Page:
Damson Plum Cardamom Jam

Damson Plum Cardamom Jam

7
Jamie Northern 0

"The Damson plum makes a tart, flavorful, soft-setting jam that is a rich, deep wine-colored spread for cookies, waffles, bread, or anything else, really. Cardamom adds an unusual and subtle perfume to these preserves. Though this recipe does take some time to complete, the majority of the cooking time is hands-off. The best part? You will not need to purchase pectin from the store! Adjust the sugar content to your liking, erring on the side of less sweet, as the jam will cook down considerably. "
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Ingredients

7 h 30 m servings 42 cals
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Original recipe yields 100 servings

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Nutrition

  • Calories:
  • 42 kcal
  • 2%
  • Fat:
  • 0.1 g
  • < 1%
  • Carbs:
  • 10.7g
  • 3%
  • Protein:
  • 0.2 g
  • < 1%
  • Cholesterol:
  • < 1 mg
  • < 1%
  • Sodium:
  • < 1 mg
  • < 1%

Based on a 2,000 calorie diet

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Nutritional Information

1 Serving
Servings Per Recipe:
Amount Per Serving
  • * Percent Daily Values are based on a 2,000 calorie diet. Your daily values may be higher or lower depending on your calorie needs.
  • ** Nutrient information is not available for all ingredients. Amount is based on available nutrient data.
  • (-) Information is not currently available for this nutrient. If you are following a medically restrictive diet, please consult your doctor or registered dietitian before preparing this recipe for personal consumption.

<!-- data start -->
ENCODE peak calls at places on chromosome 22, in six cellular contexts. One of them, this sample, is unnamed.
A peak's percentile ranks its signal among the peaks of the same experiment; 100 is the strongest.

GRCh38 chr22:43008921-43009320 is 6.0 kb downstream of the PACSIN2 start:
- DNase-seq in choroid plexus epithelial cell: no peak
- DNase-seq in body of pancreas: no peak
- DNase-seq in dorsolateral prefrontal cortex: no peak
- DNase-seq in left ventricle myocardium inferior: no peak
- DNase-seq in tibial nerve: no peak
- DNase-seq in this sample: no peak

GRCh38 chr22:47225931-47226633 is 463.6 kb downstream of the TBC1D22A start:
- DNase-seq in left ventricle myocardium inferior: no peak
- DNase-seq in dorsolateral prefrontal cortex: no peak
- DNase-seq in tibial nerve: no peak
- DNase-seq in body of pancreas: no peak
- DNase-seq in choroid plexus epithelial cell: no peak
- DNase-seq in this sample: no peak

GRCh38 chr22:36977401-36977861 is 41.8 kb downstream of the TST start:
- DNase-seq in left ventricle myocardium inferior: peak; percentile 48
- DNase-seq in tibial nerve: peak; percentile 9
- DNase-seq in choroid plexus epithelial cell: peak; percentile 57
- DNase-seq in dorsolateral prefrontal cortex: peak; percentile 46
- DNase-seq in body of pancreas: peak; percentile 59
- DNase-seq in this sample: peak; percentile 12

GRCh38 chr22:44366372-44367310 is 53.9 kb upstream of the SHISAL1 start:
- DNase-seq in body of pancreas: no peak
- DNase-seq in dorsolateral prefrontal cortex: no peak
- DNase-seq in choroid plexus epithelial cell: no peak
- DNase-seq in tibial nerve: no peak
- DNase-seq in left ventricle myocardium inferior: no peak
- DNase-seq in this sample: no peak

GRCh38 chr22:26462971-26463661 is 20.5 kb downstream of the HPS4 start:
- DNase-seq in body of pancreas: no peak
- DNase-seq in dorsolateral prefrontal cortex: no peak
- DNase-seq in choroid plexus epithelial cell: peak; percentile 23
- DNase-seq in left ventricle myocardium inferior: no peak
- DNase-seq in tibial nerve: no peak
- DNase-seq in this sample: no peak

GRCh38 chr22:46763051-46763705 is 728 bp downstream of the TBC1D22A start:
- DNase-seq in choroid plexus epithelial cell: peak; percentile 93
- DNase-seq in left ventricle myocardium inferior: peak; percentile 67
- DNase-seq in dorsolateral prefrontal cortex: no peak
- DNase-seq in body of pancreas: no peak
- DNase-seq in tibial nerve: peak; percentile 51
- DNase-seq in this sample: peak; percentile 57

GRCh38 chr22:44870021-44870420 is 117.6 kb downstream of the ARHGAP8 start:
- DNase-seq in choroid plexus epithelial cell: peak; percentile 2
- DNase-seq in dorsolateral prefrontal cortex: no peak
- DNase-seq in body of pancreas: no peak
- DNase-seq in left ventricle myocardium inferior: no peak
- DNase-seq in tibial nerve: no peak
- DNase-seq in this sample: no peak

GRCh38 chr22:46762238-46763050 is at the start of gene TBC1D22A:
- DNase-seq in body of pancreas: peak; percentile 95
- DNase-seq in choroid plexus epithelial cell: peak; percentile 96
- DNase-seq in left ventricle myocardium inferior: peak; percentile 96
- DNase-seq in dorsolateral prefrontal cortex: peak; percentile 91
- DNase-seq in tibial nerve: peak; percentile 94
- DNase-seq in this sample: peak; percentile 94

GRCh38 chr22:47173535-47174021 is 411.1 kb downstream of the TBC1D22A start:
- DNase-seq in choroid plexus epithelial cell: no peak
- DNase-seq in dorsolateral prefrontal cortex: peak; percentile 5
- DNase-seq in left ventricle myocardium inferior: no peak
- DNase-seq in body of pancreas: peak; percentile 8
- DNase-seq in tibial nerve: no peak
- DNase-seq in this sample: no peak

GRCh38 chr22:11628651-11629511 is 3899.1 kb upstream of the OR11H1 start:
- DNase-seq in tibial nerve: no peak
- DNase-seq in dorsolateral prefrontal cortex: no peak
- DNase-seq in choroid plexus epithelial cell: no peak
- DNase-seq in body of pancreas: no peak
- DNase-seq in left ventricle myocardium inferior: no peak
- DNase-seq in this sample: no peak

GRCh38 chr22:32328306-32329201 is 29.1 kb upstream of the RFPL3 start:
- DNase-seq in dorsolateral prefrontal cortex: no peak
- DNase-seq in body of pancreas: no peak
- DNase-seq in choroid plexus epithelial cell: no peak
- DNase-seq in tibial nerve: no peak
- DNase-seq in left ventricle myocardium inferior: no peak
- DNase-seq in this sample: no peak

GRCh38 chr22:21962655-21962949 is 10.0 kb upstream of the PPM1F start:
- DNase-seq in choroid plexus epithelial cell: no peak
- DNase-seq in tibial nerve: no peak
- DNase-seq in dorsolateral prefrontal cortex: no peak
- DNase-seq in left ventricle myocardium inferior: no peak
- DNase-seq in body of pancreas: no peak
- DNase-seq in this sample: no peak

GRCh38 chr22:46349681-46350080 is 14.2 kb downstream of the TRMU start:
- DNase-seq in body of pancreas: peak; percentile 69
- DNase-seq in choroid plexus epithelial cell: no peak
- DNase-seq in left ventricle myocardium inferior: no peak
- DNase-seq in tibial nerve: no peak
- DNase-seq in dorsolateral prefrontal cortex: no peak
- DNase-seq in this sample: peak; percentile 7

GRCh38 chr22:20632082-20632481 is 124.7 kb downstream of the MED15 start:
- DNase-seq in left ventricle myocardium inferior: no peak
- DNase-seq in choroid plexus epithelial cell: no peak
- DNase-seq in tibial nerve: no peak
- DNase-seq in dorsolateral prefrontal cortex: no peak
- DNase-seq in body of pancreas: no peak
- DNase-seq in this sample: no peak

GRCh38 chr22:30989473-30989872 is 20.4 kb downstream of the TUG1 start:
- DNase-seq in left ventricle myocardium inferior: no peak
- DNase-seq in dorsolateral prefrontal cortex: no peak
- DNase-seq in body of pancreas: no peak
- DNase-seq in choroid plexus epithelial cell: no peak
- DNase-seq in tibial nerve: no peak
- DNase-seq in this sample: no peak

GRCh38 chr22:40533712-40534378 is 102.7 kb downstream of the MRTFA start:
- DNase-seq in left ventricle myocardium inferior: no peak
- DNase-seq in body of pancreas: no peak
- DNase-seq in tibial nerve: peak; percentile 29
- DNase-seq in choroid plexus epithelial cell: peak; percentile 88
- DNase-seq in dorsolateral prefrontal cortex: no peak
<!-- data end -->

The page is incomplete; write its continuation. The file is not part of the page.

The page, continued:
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Directions

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  1. In a sink full of cool water, rinse and de-stem the plums. Place them in a thick-bottomed pan suitable for slow cooking and deep enough to allow frothing when the plums begin to boil. Add the water and cardamom pods and bring the mixture to a low boil over medium heat. Turn heat to low for a slow simmer and allow the fruit to cook down uncovered for 1 1/2 hours. Allow the plums to cool.
  2. To pit the plums, strain the cooled plums with a colander, pressing the juice out with your hands and collecting it in a large bowl. Pick up the pit-and-fruit slurry in the colander by small handfuls and squeeze the plum pulp and skins gently into the bowl with the syrup, retaining the pits in the palm of your hand and then discarding them.
  3. Put the plums back into the original pot with the sugar and butter. Cook at a very low simmer until the mixture begins to thicken, about 4 hours. To test for adequate development of pectin, drop a spoonful of the jam on a plate and put it in the refrigerator for a few minutes: the mixture should be soft-set and no longer syrupy.
  4. Ladle the hot jam into hot, sterile jars, wipe the rims clean, place sterile lids on, and tighten the screw caps. Allow the jars to cool to room temperature and check to be sure that each jar has sealed.

Reviews

7

I am trying this today with homegrown plums a friend gave us. Hope it works! Will try to update later. Update: Very good! I like that this recipe didn't use fruit pectin. I didn't have the carda...

I believe the plums I used were Italian prune plums, which I understand are much sweeter than sour Damsons, but I used all the same proportions of ingredients called for in the recipe. Still ve...

Turned out very well! I did use sugar free pectin, along w/ 1/2c of sugar (1/4c truvia, 1/4c regular sugar). The plums I had were only about 3 lbs worth, but yielded 4 nice small jars of jam. ...

The jam tastes great, but it did not set up for me. It's more of a plum sauce than jam. If you are an inexperienced jam maker probably best to use some pectin. Perhaps if I knew more about jam m...

We devoured this jam with leftover plums (not damsom perhaps but a sour variety) and enjoyed it most with queso fresco cheese on toast.

We have 3 plum trees and a huge number of plums this year. I have already used over 30 pounds of plums and have more to go. This recipe is delicious just the way it is, with no changes. I am st...

This jam is superb! I love that the tangy sweet flavor of the plums is enhanced by the long slow cook they get. I did remove the cardamom pods when I pitted the plums and added a teaspoon of g...